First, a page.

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Determann’s Field Guide to Data Privacy Law

International Corporate Compliance, Third Edition

Lothar Determann

Companies, lawyers, privacy officers and marketing and IT professionals are increasingly facing privacy issues. While information is freely available, it can be difficult to grasp a problem quickly, without getting lost in details and advocacy. This is where Determann’s Field Guide to Data Privacy Law comes into its own – identifying key issues and providing concise practical guidance for an increasingly complex field shaped by rapid change in international laws, technology and society.
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Chapter 5: Data privacy A to Z

International Corporate Compliance, Third Edition

Lothar Determann


In this Chapter, you can find introductions and key considerations regarding hot topics and fundamental substantive privacy compliance obligations. A Field Guide cannot supply comprehensive commentary, but this Chapter is intended to provide context and to supplement the previous, task-oriented Chapters. Topics are presented by common buzz words, in alphabetical order. Feel free to fast forward to topics of particular interest and skip topics that do not apply to you. If you cannot find a particular buzz word listed as a header, please consult the Index for keywords.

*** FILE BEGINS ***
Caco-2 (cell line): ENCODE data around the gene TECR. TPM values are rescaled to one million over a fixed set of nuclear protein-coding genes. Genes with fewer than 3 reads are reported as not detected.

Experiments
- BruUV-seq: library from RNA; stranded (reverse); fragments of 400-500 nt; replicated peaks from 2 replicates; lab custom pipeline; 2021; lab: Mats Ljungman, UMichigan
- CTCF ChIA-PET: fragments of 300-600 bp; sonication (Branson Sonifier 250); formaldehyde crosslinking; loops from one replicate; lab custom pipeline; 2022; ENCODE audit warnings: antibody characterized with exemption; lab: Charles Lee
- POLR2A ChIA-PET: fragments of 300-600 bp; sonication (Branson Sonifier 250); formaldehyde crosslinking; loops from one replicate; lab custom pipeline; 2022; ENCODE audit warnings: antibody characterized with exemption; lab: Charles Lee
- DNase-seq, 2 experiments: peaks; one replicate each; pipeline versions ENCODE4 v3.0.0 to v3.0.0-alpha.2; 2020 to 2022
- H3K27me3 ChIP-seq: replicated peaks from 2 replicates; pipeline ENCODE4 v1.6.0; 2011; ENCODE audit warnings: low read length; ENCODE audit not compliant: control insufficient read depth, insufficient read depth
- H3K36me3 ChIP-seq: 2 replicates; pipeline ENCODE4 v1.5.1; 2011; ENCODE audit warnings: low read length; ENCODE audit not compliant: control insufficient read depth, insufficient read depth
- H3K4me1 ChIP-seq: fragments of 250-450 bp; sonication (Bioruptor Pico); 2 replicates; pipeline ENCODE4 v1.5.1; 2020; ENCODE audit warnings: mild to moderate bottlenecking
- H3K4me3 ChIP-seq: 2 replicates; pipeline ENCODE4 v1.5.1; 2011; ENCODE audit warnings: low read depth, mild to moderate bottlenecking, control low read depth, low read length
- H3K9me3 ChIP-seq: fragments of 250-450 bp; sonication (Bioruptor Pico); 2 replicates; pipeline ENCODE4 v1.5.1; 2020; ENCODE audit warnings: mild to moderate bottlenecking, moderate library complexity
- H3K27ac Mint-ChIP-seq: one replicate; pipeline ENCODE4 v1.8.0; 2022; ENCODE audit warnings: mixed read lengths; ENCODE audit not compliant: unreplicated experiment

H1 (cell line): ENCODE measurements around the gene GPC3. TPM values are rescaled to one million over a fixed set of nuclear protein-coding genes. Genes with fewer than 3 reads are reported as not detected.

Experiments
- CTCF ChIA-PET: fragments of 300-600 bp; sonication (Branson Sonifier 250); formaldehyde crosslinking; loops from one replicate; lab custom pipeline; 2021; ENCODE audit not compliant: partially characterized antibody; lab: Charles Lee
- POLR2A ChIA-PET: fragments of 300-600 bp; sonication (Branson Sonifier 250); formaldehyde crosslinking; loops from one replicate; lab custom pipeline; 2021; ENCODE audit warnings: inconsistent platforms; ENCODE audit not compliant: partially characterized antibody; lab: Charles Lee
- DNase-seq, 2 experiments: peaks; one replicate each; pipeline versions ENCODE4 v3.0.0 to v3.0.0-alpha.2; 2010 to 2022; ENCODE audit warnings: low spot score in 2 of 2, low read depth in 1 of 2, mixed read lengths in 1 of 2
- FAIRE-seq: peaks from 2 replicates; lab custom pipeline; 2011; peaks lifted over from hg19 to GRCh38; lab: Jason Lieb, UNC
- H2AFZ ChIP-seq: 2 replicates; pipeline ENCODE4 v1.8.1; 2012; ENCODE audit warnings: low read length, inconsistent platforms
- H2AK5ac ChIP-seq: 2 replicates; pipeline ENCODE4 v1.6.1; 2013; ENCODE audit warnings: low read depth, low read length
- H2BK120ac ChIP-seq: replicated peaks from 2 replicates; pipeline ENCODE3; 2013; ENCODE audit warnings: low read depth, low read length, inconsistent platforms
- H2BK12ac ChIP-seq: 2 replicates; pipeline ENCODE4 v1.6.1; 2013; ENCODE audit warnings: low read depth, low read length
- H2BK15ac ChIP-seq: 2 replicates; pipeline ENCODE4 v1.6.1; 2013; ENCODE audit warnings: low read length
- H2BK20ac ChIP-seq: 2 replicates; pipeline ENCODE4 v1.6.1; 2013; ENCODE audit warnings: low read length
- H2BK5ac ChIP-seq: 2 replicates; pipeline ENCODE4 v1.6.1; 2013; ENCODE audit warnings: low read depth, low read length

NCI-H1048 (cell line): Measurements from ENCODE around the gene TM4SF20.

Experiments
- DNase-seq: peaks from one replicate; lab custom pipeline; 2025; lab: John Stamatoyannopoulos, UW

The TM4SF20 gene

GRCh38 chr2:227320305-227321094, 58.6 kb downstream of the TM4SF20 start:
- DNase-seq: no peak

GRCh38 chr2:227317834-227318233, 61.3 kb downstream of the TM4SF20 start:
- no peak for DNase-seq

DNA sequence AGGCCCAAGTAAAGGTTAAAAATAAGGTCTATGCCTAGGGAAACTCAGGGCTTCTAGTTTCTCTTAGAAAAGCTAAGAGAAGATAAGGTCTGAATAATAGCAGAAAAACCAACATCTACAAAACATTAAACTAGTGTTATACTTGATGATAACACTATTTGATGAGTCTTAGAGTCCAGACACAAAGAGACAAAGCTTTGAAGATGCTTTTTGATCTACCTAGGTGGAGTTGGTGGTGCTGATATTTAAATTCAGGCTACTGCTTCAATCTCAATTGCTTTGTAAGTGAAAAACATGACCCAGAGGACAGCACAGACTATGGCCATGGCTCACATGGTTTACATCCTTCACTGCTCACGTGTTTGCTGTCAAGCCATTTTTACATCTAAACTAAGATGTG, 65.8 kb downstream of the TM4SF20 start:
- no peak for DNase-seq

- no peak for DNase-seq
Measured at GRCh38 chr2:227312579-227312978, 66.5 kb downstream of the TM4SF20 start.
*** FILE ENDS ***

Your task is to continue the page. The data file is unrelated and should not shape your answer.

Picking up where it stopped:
Collection and use of personal data for advertising purposes is valuable, common and increasingly controversial.


Direct marketing involves consumers receiving phone calls, email, text messages, postal mail or other marketing communications that are directly addressed to individuals. Advertisers and their service providers need to ensure that they:


Behavioral or targeted advertising involves companies building consumer profiles with extensive details on the interests and activities of individuals, which may include name and contact information (e.g., loyalty programs) or not (e.g., browser tracking profiles, see T – Tracking). Collection of the relevant data (e.g., through web tracking) requires the consumer’s prior, informed, express consent under laws in Europe, although in practice, a notice and opt-out system has evolved.


Sweepstakes often involve companies asking for contact information and other personal data, which is not problematic so long as they need and use such data only to administer the contest...

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